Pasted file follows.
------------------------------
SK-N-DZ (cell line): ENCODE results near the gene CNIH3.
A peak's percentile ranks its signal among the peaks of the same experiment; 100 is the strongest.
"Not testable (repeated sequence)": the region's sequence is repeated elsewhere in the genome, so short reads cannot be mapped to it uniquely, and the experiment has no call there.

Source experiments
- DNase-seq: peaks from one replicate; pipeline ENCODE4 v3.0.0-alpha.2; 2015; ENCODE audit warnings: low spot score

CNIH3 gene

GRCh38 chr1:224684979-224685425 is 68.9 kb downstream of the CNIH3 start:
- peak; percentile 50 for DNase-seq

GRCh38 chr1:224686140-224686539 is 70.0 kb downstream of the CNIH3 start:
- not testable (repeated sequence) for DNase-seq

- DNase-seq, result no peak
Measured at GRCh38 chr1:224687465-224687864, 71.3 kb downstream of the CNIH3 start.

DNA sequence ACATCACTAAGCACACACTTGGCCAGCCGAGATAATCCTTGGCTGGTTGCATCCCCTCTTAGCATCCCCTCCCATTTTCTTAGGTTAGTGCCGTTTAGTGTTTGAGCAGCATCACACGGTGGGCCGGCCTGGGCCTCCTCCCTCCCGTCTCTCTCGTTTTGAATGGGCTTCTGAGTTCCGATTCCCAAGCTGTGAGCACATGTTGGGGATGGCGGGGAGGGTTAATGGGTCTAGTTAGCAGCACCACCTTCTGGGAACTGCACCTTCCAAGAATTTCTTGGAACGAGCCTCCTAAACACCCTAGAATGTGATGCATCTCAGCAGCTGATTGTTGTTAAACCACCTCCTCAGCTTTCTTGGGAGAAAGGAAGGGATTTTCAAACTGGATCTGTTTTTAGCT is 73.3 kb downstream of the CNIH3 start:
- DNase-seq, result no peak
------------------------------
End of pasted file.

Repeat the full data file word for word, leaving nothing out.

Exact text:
SK-N-DZ (cell line): ENCODE results near the gene CNIH3.
A peak's percentile ranks its signal among the peaks of the same experiment; 100 is the strongest.
"Not testable (repeated sequence)": the region's sequence is repeated elsewhere in the genome, so short reads cannot be mapped to it uniquely, and the experiment has no call there.

Source experiments
- DNase-seq: peaks from one replicate; pipeline ENCODE4 v3.0.0-alpha.2; 2015; ENCODE audit warnings: low spot score

CNIH3 gene

GRCh38 chr1:224684979-224685425 is 68.9 kb downstream of the CNIH3 start:
- peak; percentile 50 for DNase-seq

GRCh38 chr1:224686140-224686539 is 70.0 kb downstream of the CNIH3 start:
- not testable (repeated sequence) for DNase-seq

- DNase-seq, result no peak
Measured at GRCh38 chr1:224687465-224687864, 71.3 kb downstream of the CNIH3 start.

DNA sequence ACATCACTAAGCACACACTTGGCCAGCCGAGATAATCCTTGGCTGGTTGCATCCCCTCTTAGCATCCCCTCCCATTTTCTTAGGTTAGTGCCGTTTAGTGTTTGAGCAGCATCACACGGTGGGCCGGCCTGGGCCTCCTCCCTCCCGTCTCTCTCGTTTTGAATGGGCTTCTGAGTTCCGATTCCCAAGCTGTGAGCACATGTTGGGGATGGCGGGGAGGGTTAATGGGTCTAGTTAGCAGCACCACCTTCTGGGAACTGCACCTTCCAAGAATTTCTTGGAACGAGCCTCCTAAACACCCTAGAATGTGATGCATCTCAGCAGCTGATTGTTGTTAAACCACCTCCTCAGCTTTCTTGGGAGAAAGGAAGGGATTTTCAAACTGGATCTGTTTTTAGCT is 73.3 kb downstream of the CNIH3 start:
- DNase-seq, result no peak